TARA Labs’ proprietary “Teflon airtube” design—in which the positive and negative conductors are housed inside Teflon “galleries” (see Illustration 1), with no added insulating material (save air)—is claimed to reduce dielectric distortion while maintaining proper spacing between the conductors and between the conductors and the shield.
Just recently, Bond has improved upon his ingenious Teflon air-tube design. Though the air-filled Teflon galleries make for a very effective dielectric, they still affect the propagation of select frequencies, reducing linearity and adding a sonic character that one doesn’t hear when comparing raw conductors to insulated ones. To reduce dielectric interactions (and fluctuations in flat extended frequency response) to an absolute minimum, Bond has developed special RCA and XLR connectors equipped with valves (see Illustration 2) that allow a vacuum to be drawn inside the Teflon air-tubes, creating a theoretically ideal dielectric environment.  Very expensive to make (and purchase), TARA Labs’ “The Zero” interconnects are the first to employ this vacuum dielectric technology, which Bond claims has been measured at less than 3.5pF/foot. (The Zero interconnects also use an outboard passive grounding station to terminate their shields.) 
I have to be honest: The first question that popped into my mind—after I removed the massive, incredibly hightech, beautifully made Zeros from their foam-filled, luggage-style carrying cases and started plugging them in—was how long the vacuum inside them would survive the stresses and strains that any interconnect is subject to in real life. TARA Labs claims that the Zeros can be “bent” up to 90 degrees at the “flexible segments near the connector ends” without causing vacuum leaks, but should not be sharply bent anywhere between these flexible end segments. Also, obviously, any attempt to remove the screw-down crowns of the valves on the RCA/XLR connectors—or to disassemble the connectors themselves— may result in loss of vacuum and the voiding of warranties. 
While I have no way of knowing for certain whether the vacuums in my Zero interconnects were, in fact, maintained throughout my tests, I can assure you that all of the interconnects were bent sharply at the “flexible segments,” that the extremely hefty RCA and XLR connectors (which use screwdown tightening) had a good deal of pressure applied to them to make sure that connections were snug (the sheer mass of the RCA plugs necessitates this), and that, because the Zeros were under test and had to be periodically swapped out, they saw more bending and unbending and tightening, untightening, and retightening than any consumer would likely subject them to in several lifetimes of use. In spite of all this abuse, the Zeros never changed their sound, which may confirm that their vacuums are a lot harder to mess up than I originally suspected or, contrarily, that the Zeros sound more or less the same regardless of the condition of their vacuum dielectrics.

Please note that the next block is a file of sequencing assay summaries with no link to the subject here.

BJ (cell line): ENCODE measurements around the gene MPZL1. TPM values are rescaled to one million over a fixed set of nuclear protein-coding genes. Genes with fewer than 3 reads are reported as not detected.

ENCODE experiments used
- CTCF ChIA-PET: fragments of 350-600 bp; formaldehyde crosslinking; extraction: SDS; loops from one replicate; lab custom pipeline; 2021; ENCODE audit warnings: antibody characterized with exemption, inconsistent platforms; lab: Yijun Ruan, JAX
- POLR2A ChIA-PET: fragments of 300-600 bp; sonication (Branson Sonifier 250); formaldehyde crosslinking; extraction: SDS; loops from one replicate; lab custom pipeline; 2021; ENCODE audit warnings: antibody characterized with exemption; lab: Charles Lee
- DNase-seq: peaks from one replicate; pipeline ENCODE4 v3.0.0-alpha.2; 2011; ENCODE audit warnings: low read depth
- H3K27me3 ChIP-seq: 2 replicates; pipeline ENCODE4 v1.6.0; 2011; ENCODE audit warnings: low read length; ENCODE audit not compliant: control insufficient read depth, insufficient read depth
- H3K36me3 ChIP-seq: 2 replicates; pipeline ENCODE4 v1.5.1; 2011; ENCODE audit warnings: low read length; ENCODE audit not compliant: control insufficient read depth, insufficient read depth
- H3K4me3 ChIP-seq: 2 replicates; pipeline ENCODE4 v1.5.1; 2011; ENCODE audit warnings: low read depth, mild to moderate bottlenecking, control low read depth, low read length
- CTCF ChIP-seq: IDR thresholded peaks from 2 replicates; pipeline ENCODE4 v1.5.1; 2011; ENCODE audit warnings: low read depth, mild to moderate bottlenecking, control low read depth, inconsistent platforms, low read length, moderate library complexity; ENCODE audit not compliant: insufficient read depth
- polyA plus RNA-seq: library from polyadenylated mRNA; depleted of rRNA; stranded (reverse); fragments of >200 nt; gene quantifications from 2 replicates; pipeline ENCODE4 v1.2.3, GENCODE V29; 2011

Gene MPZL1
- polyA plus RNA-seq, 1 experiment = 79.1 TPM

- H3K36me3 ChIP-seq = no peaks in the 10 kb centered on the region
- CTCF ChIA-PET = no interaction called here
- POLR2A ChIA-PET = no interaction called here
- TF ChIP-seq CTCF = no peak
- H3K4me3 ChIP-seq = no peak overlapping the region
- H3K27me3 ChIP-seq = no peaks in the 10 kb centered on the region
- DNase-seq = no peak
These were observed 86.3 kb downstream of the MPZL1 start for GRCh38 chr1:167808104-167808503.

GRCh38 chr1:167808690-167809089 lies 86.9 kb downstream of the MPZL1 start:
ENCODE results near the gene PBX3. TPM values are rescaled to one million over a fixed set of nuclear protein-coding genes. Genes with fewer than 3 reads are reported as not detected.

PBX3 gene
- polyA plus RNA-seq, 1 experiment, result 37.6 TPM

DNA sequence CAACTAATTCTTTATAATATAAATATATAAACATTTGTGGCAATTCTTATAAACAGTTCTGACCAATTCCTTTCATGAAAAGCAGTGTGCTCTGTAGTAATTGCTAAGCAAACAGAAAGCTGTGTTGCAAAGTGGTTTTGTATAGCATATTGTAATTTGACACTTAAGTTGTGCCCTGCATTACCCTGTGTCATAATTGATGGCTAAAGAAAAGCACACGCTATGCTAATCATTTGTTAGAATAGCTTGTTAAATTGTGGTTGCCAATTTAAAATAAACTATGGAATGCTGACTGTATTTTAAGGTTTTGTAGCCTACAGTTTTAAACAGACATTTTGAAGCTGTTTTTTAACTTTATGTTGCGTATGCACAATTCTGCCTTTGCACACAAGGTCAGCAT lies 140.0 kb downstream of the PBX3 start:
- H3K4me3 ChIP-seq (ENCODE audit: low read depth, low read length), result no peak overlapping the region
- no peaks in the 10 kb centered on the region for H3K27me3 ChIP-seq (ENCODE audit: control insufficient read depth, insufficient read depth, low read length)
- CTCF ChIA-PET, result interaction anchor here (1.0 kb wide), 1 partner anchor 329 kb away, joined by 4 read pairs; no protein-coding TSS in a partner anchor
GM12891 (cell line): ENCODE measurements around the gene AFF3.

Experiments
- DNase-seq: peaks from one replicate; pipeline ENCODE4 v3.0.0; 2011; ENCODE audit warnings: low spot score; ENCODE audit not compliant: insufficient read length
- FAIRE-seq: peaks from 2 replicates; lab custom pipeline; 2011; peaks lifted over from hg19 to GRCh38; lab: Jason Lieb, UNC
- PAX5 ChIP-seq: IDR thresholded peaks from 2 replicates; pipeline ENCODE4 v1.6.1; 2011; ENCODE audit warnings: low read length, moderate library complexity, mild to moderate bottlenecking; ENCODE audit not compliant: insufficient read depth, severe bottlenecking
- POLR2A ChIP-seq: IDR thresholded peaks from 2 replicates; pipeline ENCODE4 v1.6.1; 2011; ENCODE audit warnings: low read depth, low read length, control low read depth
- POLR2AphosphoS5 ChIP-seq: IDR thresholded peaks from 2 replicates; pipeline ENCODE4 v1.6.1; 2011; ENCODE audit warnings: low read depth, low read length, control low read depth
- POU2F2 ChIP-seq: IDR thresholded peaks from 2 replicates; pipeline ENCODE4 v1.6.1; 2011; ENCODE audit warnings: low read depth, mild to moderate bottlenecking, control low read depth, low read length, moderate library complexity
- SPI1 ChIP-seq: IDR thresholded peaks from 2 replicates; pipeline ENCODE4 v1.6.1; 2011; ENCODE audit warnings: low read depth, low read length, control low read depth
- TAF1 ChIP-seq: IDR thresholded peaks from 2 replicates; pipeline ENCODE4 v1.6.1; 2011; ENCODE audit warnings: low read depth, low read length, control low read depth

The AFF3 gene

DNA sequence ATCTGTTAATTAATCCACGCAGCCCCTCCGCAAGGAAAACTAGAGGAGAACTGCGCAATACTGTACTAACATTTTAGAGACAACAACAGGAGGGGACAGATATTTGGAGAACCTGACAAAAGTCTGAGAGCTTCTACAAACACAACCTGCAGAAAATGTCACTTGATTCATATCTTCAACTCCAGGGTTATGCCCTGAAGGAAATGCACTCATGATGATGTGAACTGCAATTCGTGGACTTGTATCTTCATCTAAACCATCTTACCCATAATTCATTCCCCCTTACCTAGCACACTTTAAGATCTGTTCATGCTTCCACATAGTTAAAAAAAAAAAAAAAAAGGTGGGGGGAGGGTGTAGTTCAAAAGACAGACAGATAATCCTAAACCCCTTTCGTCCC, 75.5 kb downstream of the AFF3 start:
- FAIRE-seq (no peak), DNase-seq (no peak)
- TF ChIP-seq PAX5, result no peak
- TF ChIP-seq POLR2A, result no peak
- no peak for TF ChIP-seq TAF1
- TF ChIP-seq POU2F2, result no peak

As for the sound of The Zero and Omega, let me begin with a confession: I do not know how to tell whether an interconnect or cable is faithfully reproducing all that is recorded on an LP or a CD or an SACD; all I can do is report on the differences between its presentation and that of my reference interconnect and cable (which, as noted, was primarily Nordost Valhalla), and compare these results with my impressions of the sounds of real instruments. Any reviewer or manufacturer who tells you differently— who claims that an interconnect or cable is 100% faithful to every source or has no sound of its own—is kidding you and him/herself.
It is my guess that because both the TARA Labs and Nordost are very low in capacitance, the differences in their presentations were, in certain regards (transparency, particularly), not as marked as the differences I’ve noted between certain other cables and Nordost. That said, there were differences.
To start at the bottom, the Nordost, though impressive, did not have the same degree of focus, detail, color, power, and grip on really deep bass notes (or mid- and upper-bass notes). On something like David Bowie’s “Little Wonder” on Earthling [Virgin], where the synth goes so powerfully deep it feels like a lava flow under your feet, the Nordost just didn’t pack the same floor-shaking power and presence as the TARA Labs. Ditto for the timps and bass drum in the closing movement of Frank Martin’s masterpiece, Concerto for Seven Wind Instruments, Timpani, Percussion, and Strings [Ansermet, Decca], which sounded very close to real when played back on the 101 Es via the TARA Labs (and the MBL 9011 monoblock amps and 6010 D preamp, and the Lamm LP2 phonostage) and just a little less so—slightly more pallid and diffuse—via the Nordost. From Fender bass to timp, contrabassoon, kickdrum, and Steinway, the TARA Labs consistently offered more authority, definition, dimensionality, color, and transient speed, without any sacrifice of the fine inner detail and see-throughto- the-back-of-the-stage transparency that Nordost is so good at delivering.